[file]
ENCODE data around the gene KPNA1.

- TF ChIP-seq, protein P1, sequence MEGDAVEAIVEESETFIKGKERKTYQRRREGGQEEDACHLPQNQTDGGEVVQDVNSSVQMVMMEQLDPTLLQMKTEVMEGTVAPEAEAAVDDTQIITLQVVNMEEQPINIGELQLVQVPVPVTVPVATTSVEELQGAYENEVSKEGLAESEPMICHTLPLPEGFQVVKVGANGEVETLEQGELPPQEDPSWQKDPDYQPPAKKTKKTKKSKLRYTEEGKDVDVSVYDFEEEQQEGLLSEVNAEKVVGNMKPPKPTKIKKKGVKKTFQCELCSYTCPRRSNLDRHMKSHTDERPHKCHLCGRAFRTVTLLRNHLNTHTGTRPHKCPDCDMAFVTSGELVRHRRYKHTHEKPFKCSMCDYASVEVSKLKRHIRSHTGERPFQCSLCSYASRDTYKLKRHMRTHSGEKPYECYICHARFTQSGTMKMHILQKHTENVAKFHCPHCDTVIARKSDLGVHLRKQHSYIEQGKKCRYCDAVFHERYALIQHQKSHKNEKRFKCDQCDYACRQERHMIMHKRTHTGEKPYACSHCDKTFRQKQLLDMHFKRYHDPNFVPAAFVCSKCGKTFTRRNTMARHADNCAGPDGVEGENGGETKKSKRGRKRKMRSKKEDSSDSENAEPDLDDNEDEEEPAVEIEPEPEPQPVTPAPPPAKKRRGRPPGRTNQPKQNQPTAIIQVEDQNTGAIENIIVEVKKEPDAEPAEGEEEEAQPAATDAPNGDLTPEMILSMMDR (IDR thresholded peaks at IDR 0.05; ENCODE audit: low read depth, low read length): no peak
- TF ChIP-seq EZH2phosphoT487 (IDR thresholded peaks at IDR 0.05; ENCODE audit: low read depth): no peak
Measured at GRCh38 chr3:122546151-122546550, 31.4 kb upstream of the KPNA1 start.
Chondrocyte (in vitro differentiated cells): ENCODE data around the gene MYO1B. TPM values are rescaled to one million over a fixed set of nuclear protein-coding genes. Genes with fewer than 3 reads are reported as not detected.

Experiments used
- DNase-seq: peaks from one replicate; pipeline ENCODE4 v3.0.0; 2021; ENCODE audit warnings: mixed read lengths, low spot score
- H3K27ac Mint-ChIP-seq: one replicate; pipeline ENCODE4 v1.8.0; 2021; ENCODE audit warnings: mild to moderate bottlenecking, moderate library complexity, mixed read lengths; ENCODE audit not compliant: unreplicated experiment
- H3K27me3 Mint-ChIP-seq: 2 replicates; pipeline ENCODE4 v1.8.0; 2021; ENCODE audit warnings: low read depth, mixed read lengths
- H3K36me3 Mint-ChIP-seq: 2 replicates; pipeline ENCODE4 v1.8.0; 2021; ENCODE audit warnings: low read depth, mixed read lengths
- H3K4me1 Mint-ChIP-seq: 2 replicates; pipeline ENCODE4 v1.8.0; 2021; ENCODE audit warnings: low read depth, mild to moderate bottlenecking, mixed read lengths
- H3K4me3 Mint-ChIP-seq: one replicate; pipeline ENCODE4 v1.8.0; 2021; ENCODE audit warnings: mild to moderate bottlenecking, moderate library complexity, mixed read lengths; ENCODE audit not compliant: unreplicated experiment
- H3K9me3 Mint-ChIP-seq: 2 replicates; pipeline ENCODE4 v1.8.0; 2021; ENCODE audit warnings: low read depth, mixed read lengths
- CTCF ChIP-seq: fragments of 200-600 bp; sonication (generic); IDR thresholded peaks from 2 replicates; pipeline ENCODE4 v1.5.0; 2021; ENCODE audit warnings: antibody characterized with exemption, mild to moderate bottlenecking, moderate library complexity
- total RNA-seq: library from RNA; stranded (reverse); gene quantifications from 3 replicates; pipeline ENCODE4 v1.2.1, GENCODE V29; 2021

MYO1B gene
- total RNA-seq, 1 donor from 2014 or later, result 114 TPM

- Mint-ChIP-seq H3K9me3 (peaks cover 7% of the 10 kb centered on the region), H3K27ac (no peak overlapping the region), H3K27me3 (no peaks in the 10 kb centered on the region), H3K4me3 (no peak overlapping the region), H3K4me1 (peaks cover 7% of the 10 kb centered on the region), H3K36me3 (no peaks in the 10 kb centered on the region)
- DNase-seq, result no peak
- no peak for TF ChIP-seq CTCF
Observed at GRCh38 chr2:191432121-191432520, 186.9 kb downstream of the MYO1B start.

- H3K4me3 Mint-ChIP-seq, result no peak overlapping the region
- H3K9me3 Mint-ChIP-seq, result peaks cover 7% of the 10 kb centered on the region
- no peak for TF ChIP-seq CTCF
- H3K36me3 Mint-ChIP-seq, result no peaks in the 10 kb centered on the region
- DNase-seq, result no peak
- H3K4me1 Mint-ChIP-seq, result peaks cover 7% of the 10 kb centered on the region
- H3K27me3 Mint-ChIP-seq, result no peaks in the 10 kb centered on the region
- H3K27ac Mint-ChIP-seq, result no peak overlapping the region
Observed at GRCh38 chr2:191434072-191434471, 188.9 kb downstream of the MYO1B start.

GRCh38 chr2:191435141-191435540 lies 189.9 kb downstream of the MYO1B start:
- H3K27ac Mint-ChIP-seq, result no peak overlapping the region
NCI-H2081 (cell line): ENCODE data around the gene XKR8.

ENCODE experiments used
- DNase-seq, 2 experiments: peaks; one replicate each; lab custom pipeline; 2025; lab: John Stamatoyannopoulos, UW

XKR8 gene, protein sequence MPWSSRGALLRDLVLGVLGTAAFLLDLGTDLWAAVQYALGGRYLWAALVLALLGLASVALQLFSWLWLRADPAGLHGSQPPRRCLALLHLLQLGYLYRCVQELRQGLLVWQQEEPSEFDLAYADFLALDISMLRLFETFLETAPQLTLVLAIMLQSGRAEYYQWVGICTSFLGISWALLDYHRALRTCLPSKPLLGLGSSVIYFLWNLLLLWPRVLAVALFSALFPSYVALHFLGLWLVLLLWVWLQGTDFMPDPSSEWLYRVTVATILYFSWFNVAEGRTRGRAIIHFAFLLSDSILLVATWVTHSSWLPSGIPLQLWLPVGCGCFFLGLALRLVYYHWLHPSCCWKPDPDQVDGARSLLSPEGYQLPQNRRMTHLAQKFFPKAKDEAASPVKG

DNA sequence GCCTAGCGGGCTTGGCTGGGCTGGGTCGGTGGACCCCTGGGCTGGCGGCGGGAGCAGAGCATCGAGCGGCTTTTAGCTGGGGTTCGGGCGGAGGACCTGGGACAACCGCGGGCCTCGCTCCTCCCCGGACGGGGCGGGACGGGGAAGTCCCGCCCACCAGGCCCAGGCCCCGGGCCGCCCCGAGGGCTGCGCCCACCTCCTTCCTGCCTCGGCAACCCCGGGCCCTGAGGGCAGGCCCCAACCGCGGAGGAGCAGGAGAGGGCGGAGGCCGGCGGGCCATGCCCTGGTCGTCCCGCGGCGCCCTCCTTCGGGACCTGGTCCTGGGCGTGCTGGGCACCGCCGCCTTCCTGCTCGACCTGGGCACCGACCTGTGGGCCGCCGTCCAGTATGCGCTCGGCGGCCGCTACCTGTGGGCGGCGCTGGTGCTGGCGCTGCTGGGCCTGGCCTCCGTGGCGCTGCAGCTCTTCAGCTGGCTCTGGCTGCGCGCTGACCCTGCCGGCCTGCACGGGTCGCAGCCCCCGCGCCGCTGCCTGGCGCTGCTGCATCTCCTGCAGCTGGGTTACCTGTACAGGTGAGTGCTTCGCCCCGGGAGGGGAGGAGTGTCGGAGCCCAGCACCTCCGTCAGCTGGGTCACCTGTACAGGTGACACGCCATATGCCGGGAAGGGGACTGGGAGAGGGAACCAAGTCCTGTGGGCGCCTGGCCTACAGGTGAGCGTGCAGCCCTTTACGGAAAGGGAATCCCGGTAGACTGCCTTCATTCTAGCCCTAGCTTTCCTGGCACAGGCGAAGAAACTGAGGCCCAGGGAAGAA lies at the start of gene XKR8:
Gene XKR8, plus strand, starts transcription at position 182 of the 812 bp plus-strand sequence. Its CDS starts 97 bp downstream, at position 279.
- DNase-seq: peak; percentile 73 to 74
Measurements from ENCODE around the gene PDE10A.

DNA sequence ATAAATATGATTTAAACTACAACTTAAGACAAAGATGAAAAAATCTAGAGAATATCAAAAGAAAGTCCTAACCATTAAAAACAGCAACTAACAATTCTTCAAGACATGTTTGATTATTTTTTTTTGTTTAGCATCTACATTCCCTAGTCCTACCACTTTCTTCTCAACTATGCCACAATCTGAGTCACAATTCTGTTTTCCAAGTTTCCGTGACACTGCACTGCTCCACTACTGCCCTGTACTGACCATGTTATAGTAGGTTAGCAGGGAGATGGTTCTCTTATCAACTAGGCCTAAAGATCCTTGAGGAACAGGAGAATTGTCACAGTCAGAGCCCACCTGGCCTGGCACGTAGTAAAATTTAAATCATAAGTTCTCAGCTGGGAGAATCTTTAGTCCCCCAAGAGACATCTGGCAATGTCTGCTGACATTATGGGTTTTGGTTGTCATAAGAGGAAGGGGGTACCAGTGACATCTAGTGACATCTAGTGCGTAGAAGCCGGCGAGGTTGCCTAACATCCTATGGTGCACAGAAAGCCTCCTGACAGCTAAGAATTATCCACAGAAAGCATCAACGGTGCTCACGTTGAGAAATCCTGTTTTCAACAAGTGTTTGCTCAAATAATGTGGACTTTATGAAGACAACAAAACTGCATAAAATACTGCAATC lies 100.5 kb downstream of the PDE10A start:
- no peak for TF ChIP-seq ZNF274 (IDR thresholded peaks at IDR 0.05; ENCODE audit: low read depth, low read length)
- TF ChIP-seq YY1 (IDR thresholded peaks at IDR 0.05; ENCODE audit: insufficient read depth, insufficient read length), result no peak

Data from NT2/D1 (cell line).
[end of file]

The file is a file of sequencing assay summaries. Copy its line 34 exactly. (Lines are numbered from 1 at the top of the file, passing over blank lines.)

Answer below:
ENCODE experiments used